The worldwide PEN centres admirably work: "to promote literature and defend freedom of expression around the world", and their regional centres lead the local way -- unless they don't: as widely noted, things seem to have gone south in Putin-stained Russia; as, for example, Radio Free Europe/Radio Liberty reports, Russia's PEN Center Fractures Over Creeping Kremlin Control, with notable writers including Boris Akunin, Nobel laureate Svetlana Alexievich, Lyudmila Ulitskaya, and Vladimir Voinovich abandoning the Русский ПЕН-Центр.
In the openDemocracy piece by Anna Kachurovskaya, Writers against Russia's PEN-center several writers explain the situation and their stands.
Most PEN centres seem to be on considerably more secure footing -- for now.
Whether that lasts ... well, we can hope.
"The sales spree of Please Look after Mom in the U.S. did not spill over to other works," he said, adding that "Korean literature remains unappealing and peripheral at best to American readers."
I had felt miserable about the situation Korean literature faced before The Vegetarian's winning of the Man Booker Prize because despite the efforts made to export Korean literature overseas, its reputation did not increase.
But with The Vegetarian winning the award, I felt hopeful for the future of Korean literature.
It was an opportunity to introduce the value of Korean literature overseas
He also adds some interesting (disturbing ?) comments about the translation of the Han Kang novel:
Deborah Smith's translation boldly reduced, simplified or exaggerated meanings, hence creating or adding different feelings to the text.
"Smith added emotional adverbs in descriptions and amplified the emotional context by making something ordinary more special," he said.
It will be interesting to see whether or not there is The Vegetarian-trickle-down effect; as is, much of the other Korean fiction recently published in translation (and there has been quite a bit) hasn't gotten that much attention (or found that many readers, I fear).
See also the Korean literature under review at the complete review.
The most recent addition to the complete review is my review of Miguel Anxo Fernández's A Niche for Marilyn, recently published by estimable Small Stations Press.
Anxo Fernández writes in Galician, and this 2002 novel was the first in his private detective series featuring Frank Soutelo; interestingly, he chose not to take advantage of local color/exoticism, and instead has Frank work in Raymond Chandler-territory, as the book is set in Los Angeles.
In The Guardian Richard Lea tackles the always interesting phenomenon of writers who catch on more abroad than in domestic markets, in Found in translation: the English-language writers who succeed abroad -- while admirably avoiding two of the most often-cited examples of this phenomenon, Jonathan Coe and Paul Auster.
Some interesting explanations on offer, including the effect of: "the different structures of the publishing industry in the UK and the US" -- which are dominated by a very few conglomerates -- compared to a more diverse publishing culture in continental Europe.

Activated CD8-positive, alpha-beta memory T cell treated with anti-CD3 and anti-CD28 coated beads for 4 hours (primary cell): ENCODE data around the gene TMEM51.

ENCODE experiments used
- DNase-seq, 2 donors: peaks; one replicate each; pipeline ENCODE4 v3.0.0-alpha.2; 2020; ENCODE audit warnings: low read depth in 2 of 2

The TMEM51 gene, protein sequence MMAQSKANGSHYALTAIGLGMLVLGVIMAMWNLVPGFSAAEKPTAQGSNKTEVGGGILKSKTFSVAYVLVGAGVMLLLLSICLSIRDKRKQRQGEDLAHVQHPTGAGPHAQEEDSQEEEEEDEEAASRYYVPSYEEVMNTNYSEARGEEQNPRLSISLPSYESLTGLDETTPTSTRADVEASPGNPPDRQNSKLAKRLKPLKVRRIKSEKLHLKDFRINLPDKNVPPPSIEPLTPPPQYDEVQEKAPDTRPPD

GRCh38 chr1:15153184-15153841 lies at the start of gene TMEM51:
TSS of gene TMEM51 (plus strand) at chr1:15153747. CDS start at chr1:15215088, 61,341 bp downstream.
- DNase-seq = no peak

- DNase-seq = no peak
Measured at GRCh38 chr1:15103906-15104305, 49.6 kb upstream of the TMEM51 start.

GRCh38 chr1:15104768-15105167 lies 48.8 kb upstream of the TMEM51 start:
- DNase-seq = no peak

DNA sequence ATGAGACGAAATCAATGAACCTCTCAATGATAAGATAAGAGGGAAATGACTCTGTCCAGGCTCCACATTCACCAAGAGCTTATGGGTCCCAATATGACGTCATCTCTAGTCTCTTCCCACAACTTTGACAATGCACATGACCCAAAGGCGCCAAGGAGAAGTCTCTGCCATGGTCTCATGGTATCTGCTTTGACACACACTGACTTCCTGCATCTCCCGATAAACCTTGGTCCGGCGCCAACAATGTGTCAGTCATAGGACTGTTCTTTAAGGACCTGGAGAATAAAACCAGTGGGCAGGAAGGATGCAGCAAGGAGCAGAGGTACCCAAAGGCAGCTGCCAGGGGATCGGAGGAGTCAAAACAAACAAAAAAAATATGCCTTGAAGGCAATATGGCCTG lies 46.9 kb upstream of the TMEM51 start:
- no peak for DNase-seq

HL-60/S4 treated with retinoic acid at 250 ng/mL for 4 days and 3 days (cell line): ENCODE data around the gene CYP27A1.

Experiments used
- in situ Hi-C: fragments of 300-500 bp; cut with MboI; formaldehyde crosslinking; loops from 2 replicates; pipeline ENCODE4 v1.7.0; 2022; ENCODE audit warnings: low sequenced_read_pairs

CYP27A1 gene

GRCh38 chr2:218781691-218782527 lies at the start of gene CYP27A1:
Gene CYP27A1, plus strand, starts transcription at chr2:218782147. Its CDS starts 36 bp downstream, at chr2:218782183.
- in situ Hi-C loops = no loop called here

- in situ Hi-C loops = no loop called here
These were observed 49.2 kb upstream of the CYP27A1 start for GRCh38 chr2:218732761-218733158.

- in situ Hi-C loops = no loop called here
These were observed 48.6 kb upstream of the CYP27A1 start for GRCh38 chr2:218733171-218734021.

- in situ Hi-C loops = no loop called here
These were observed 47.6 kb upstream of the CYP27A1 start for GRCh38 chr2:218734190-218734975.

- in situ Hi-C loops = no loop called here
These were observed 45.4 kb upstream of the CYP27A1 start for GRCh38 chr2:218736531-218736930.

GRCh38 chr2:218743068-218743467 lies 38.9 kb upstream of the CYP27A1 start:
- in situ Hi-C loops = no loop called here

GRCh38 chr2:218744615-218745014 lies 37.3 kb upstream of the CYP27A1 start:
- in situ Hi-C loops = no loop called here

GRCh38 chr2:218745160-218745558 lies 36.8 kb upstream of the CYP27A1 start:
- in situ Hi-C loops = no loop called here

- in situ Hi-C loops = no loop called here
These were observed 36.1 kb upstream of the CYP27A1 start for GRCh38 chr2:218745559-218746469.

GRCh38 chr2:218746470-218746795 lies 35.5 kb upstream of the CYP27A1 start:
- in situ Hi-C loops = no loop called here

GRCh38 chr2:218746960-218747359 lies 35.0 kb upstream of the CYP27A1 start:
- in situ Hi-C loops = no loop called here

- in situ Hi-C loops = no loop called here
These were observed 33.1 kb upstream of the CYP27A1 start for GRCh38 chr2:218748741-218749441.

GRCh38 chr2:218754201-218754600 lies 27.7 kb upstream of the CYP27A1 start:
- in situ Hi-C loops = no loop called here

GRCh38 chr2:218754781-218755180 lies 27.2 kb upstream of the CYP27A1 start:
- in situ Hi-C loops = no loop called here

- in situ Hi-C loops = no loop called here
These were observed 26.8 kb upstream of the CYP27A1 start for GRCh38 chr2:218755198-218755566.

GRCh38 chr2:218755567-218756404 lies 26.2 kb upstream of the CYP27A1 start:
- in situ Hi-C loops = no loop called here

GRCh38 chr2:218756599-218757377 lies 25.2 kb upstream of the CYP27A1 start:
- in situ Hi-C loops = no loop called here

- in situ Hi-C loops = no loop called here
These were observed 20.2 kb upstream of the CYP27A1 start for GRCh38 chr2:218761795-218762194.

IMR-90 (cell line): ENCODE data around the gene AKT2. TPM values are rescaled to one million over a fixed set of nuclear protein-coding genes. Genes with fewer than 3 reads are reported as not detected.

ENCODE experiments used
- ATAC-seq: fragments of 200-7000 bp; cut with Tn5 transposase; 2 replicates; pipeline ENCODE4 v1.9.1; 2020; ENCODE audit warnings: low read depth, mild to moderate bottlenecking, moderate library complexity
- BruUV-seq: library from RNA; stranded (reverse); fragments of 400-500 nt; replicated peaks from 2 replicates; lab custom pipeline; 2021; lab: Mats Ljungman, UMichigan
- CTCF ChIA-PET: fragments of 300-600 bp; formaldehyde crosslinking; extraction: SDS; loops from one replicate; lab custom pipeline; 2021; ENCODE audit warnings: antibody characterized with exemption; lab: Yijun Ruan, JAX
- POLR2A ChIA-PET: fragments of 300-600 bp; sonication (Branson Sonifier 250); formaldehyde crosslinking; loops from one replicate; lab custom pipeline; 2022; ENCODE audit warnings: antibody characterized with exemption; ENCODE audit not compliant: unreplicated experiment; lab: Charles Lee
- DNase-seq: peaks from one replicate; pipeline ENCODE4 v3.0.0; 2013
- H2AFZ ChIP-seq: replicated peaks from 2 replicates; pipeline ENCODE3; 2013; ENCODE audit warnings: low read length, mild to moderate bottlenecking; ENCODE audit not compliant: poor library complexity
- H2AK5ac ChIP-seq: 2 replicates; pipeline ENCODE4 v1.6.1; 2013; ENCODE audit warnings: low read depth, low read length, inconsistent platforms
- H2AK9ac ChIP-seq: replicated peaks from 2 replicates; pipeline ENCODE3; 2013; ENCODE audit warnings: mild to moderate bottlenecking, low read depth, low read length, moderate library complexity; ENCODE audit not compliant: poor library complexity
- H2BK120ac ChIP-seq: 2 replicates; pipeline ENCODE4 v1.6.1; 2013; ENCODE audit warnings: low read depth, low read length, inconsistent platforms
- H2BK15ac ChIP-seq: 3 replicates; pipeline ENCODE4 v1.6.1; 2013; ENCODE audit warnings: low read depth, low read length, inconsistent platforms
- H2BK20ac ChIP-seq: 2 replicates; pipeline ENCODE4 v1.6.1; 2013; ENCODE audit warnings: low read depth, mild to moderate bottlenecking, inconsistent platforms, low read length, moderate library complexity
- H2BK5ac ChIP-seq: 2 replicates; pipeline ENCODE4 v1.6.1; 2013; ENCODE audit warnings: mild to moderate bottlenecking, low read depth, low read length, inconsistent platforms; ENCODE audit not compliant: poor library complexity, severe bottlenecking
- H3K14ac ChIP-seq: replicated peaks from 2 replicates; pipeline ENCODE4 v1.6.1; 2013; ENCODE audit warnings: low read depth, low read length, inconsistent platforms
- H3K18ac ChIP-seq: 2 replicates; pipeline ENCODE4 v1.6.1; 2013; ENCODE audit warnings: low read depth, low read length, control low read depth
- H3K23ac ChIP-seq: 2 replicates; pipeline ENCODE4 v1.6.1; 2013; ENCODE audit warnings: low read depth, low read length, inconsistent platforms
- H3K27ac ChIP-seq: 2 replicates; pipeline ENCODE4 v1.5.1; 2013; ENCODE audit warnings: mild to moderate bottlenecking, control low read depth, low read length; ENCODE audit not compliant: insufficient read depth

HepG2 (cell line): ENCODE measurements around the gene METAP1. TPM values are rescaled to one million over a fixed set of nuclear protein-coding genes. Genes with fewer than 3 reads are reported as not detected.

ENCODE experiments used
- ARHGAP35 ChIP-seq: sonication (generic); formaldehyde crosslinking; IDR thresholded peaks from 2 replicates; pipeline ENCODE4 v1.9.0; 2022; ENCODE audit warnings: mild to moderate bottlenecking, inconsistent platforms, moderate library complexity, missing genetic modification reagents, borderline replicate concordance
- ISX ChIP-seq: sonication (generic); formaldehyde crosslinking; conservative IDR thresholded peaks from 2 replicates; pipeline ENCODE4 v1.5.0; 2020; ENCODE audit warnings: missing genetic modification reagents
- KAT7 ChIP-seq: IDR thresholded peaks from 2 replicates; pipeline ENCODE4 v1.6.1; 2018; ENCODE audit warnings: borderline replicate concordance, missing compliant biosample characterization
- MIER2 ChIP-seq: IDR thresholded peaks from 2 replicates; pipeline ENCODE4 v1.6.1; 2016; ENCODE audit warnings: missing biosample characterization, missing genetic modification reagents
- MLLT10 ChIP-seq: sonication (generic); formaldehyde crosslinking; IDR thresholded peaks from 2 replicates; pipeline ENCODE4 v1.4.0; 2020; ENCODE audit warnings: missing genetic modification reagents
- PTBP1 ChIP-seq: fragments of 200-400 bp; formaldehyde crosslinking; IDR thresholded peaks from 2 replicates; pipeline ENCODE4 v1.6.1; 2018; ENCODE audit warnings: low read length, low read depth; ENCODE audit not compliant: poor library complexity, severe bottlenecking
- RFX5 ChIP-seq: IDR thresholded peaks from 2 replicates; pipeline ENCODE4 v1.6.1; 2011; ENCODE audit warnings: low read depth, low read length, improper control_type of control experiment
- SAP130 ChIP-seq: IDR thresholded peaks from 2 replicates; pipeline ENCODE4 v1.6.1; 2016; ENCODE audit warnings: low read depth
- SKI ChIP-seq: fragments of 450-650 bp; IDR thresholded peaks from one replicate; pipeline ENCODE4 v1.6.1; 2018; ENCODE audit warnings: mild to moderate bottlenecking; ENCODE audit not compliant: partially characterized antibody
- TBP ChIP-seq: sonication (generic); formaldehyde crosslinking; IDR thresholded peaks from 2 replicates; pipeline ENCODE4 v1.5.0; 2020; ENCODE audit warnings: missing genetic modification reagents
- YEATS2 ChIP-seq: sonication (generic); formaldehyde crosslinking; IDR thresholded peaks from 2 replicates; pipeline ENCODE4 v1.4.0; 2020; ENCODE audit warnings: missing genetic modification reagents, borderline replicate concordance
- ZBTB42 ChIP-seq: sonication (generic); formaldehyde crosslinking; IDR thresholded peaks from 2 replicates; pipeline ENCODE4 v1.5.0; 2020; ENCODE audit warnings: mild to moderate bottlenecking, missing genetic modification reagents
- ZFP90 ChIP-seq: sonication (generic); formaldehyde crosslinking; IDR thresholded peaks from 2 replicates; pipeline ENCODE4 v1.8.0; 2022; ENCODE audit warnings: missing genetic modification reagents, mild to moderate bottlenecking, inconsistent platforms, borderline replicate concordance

And then there's how Donna Leon sees it:
"I think Europeans read less crap," Leon says, "and most of [the crap] they read, they get from the US.
Since this is true about food and entertainment, why should it not be true about books ?
Europeans, especially Germans, read serious fiction, read it in great numbers, and it is common to hear people speak in social situations seriously and at length about literature."
They've announced the shortlist for the 2017 Jewish Quarterly-Wingate Prize, a prize: "awarded to the best book, fiction or non-fiction, to translate the idea of Jewishness to the general reader".
Impressively, three of the five finalists are works in (actual) translation -- though none are under review at the complete review.
The winning title will be announced on 23 February.
They've announced the winner of the 2016 Saif Ghobash Banipal Prize for Arabic Literary Translation, and it's Jonathan Wright, for his translation of The Bamboo Stalk, by Saud Alsanousi; get your copy at Amazon.com or Amazon.co.uk.
Admirably, this prize lists all: "The books that were entered for the 2016 Prize" -- something that every literary prize should do (otherwise you have no idea what is actually being considered).
There were "19 eligible entries" -- two poetry titles, the rest fiction.
Several of the books are under review at the complete review -- though not nearly as many as I'd like; I hope to get, and get to, a few more.
The titles under review are
I mentioned the initial fuss about Pablo Katchadjian's 2009 remix of a Jorge Luis Borges story when The Guardian first wrote about it, and now they have a follow-up, as Uki Goñi reports that the Case of 'fattened' Jorge Luis Borges story heads to court in Argentina.
The Borges-widow, María Kodama, is apparently intent on seeing this through (and don't forget that in the background lurks the estate agent, Andrew Wylie), and it will be interesting to see how the courts see this intellectual property case.
Meanwhile, Dalkey Archive Press just recently came out with a different Pablo Katchadjian title in translation, the not quite as fun What to Do; see their publicity page, or get your copy at Amazon.com or Amazon.co.uk.
Not many details available yet, but publisher Shinchosha has announced that a new, two-volume novel by Murakami Haruki, 騎士団長殺し, is due out on 24 February.
In the English-language press the title is variously presented as, among other things, 'Murder of the Knight Commander' (The Asahi Shimbun) and 'Killing Commendatore' (Kyodo); no word yet on a US/UK publication date (or title).